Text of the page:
Rhetorical Analysis of Obama's Speech

Topics: United States, Barack Obama, Joe Biden Pages: 3 (1091 words) Published: December 16, 2012
Analysis of Obama's victory speech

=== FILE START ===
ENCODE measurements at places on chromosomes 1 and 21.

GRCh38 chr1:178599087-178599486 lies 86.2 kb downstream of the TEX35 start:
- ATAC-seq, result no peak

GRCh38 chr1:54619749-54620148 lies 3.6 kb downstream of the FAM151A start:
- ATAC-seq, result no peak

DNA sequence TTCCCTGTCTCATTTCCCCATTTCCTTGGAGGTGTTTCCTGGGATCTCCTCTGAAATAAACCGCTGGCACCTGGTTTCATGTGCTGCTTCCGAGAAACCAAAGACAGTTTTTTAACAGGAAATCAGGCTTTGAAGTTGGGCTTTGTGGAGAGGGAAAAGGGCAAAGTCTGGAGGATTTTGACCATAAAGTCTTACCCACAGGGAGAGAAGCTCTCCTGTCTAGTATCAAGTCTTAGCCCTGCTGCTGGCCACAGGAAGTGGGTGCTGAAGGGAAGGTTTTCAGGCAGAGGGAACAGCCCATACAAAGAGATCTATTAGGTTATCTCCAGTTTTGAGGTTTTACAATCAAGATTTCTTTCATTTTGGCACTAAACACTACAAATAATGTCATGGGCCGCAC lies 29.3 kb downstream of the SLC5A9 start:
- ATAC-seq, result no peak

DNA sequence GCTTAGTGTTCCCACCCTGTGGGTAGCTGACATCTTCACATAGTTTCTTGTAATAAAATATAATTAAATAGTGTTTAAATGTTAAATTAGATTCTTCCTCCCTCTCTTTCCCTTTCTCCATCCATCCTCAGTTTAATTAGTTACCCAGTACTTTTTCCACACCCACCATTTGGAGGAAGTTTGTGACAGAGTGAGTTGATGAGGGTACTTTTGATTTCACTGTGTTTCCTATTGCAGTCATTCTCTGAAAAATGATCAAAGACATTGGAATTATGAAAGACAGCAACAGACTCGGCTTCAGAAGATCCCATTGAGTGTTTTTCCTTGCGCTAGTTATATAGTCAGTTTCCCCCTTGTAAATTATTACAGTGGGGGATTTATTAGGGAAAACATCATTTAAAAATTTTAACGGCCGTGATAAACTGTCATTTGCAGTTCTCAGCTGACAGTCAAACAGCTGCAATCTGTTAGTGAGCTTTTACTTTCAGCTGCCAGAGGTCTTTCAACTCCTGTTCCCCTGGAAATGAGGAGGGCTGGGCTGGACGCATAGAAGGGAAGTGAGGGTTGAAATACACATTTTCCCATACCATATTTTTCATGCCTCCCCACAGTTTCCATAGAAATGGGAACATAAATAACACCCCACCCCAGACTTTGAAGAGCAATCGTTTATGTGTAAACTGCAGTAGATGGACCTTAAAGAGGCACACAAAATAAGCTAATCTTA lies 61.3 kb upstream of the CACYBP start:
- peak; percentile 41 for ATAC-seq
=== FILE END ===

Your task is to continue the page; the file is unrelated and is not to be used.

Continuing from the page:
Obama's victory speech is a speech that the democrat Barack Obama held in his hometown Chicago, after being elected for president on November 4th, 2012. Chicago is where he in 2008 won his first presidential election. When taking a starting point in the pentagon model, we know that a text (in this case a speech) is always centered around an intention of the writer/speaker and is always dependent on the interrelationship between the topic, the writer, the reader/audience, the circumstances and the language. The topic of the speech is the election, the political campaign, the American people and the hopes for the future of the United States. The audience is primarily Obama's supporters, but also the rest of America and in fact, the whole world. Barack Obama starts by thanking the audience. Three times, at a matter of fact. That is because of the loud cheering, but also to underline his thanks. Then he speaks of how the nation is moving forward, and here he uses pathos and speaks to the patriotism in the Americans. This evokes positive feelings about the situation and towards the speech and speaker. He could easily leave out “more than 200 years after a former colony won the right to determine its own destiny,” in the second line and “the American people” in the third paragraph. These are called pleonasms. Pathos is the most commonly used kind of appeal, obviously because he is happy and the audience is happy, and it is a celebration. The other forms of appeals are also used, but not as much: Ethos is present during the whole speech as the speaker is The President of the United States of America and therefore has immense authority. But ethos is not only about respecting the person, but also about liking him. In the second paragraph of page 2, Obama thanks all his supporters and tells them how much he appreciates them. This obviously gives the audience a more positive view of him. On page 3, paragraph 2, there is a great example...
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